The RSA is developing a new approach to ensure its research and innovation have greater impact.
We design at our best in times of uncertainty, urgency and crisis. As the American architect and educator Ann M Pendleton-Jullian puts it: “design for emergence is designing for change in a context or system already in motion.”
Last year gave us all the signals we need to know that now is the time to actively question whether the old normal – designed through habits, values and systems for living, working, making and trading, and how these all intersect with one another – is healthy and sustainable for the long term.
The Living Change Approach
This is what we mean at the RSA when we talk about Living Change, which is being applied to all our programmes; this includes our work on cities and sustainability. The approach challenges us to think like a system as we strive to understand and define the challenges we are experiencing (the ‘what is’), and to act like an entrepreneur as we innovate and experiment with interventions that shape inclusive, equitable and sustainable futures (the ‘what if’). We need to see the whole system as a complex web of interconnected social events, trends, structures, models and players.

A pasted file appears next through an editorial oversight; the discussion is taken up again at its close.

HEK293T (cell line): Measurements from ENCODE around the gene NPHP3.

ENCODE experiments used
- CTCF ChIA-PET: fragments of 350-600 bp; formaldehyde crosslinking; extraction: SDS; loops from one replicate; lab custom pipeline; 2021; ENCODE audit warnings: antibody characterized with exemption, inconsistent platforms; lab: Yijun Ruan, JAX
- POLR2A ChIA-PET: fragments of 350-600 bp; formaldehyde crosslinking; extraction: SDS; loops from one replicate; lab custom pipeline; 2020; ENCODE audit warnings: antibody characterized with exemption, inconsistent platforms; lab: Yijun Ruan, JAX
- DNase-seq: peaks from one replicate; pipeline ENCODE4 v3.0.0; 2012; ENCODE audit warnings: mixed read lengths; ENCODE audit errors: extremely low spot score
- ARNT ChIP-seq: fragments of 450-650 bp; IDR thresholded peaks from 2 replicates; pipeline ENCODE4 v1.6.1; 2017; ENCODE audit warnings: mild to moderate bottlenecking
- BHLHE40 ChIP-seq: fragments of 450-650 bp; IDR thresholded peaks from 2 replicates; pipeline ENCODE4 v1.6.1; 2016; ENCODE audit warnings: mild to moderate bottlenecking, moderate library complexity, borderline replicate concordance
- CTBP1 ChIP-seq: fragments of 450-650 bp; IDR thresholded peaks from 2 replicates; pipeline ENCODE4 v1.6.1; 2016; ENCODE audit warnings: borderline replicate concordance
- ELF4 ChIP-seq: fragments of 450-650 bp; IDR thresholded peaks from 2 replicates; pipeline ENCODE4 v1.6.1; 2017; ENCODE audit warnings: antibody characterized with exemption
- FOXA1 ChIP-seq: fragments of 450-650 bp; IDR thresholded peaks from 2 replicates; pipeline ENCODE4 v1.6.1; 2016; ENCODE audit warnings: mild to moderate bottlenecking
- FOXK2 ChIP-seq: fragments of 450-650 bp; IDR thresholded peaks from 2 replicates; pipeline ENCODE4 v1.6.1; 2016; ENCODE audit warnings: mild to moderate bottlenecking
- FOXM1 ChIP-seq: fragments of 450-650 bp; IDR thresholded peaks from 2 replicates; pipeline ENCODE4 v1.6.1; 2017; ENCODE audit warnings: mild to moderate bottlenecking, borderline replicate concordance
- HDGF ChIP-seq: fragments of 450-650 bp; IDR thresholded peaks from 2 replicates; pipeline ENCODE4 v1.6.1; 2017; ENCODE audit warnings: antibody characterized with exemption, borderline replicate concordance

We need to approach change in a way that also allows us to experiment entrepreneurially
Living Change for all
The Living Change Approach is for everyone who is passionate about making social change happen.
The RSA has been at the forefront of societal change for over 250 years – our proven Living Change Approach, and global network of 30,000 problem-solvers enables us to unite people and ideas to understand the challenges of our time and realise lasting change.
A return to the past seems implausible. Exhausted as we are, a dash to the future seems unlikely. Nonetheless, however weary, we cannot stay rooted to this moment.